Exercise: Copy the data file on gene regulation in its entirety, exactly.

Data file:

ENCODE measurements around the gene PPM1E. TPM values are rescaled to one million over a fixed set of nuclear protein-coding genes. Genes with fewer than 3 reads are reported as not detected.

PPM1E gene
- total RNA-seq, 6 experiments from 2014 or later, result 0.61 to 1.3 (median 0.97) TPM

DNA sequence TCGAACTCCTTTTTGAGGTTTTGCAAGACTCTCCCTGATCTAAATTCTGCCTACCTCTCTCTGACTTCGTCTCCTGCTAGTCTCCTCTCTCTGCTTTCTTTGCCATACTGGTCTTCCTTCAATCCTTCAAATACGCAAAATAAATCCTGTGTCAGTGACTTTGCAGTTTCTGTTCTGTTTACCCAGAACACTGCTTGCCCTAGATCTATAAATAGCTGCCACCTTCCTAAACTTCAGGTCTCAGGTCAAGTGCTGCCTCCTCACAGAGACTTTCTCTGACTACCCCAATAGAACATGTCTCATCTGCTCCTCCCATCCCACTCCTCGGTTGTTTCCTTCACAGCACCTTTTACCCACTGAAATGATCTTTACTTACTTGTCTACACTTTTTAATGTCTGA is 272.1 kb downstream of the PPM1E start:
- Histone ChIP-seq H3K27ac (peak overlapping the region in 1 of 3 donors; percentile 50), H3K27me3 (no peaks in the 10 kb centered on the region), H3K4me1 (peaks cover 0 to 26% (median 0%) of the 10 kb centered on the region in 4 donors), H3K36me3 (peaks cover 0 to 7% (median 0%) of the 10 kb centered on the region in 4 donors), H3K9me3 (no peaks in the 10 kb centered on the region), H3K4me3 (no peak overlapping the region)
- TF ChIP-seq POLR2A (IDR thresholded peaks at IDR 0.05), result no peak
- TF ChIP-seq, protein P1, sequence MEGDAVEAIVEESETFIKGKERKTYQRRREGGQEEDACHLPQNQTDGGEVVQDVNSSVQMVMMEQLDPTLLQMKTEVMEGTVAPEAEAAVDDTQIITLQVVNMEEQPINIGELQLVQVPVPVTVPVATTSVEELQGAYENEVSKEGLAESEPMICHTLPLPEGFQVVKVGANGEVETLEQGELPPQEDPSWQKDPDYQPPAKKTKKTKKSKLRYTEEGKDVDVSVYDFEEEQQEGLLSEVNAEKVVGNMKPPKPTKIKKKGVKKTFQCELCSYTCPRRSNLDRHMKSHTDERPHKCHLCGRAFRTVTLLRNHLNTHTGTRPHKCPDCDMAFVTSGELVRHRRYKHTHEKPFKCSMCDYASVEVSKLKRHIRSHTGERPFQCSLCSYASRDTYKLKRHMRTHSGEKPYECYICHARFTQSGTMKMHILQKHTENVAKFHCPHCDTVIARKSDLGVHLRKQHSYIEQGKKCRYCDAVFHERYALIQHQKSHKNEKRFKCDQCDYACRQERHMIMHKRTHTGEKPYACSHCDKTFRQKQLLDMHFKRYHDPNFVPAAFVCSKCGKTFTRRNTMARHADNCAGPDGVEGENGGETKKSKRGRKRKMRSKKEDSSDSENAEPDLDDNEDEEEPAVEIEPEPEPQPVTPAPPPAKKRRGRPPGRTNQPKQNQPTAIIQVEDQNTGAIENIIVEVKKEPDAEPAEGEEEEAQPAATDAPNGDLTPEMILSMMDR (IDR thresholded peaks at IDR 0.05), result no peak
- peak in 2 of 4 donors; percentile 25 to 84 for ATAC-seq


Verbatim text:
ENCODE measurements around the gene PPM1E. TPM values are rescaled to one million over a fixed set of nuclear protein-coding genes. Genes with fewer than 3 reads are reported as not detected.

PPM1E gene
- total RNA-seq, 6 experiments from 2014 or later, result 0.61 to 1.3 (median 0.97) TPM

DNA sequence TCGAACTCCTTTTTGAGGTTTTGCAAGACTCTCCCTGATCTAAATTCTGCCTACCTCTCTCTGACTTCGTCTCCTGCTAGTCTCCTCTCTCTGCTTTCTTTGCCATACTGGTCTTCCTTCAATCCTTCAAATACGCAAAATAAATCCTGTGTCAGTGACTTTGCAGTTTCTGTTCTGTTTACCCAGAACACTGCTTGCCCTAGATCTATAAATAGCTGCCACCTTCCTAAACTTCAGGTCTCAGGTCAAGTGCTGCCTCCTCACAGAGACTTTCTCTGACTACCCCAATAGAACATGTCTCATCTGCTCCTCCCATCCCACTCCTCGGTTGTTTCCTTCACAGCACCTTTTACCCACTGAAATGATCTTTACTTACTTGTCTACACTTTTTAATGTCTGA is 272.1 kb downstream of the PPM1E start:
- Histone ChIP-seq H3K27ac (peak overlapping the region in 1 of 3 donors; percentile 50), H3K27me3 (no peaks in the 10 kb centered on the region), H3K4me1 (peaks cover 0 to 26% (median 0%) of the 10 kb centered on the region in 4 donors), H3K36me3 (peaks cover 0 to 7% (median 0%) of the 10 kb centered on the region in 4 donors), H3K9me3 (no peaks in the 10 kb centered on the region), H3K4me3 (no peak overlapping the region)
- TF ChIP-seq POLR2A (IDR thresholded peaks at IDR 0.05), result no peak
- TF ChIP-seq, protein P1, sequence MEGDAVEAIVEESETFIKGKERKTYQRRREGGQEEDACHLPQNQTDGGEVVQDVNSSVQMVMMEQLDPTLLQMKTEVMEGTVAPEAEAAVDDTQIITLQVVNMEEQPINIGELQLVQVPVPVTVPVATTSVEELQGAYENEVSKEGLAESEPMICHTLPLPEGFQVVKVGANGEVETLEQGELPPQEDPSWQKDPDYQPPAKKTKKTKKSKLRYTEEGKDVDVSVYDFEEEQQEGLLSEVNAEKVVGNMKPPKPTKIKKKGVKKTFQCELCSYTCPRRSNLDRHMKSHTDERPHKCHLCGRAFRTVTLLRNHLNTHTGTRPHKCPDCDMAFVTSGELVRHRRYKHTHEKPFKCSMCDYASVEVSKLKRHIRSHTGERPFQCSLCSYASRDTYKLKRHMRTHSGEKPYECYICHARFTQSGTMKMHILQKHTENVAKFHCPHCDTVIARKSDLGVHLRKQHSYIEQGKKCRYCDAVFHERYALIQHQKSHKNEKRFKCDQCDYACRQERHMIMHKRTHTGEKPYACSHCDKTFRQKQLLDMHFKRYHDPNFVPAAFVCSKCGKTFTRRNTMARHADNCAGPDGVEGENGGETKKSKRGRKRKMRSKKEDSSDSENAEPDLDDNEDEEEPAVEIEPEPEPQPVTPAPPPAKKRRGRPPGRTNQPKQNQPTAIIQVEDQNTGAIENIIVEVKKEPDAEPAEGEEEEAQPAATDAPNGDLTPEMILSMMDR (IDR thresholded peaks at IDR 0.05), result no peak
- peak in 2 of 4 donors; percentile 25 to 84 for ATAC-seq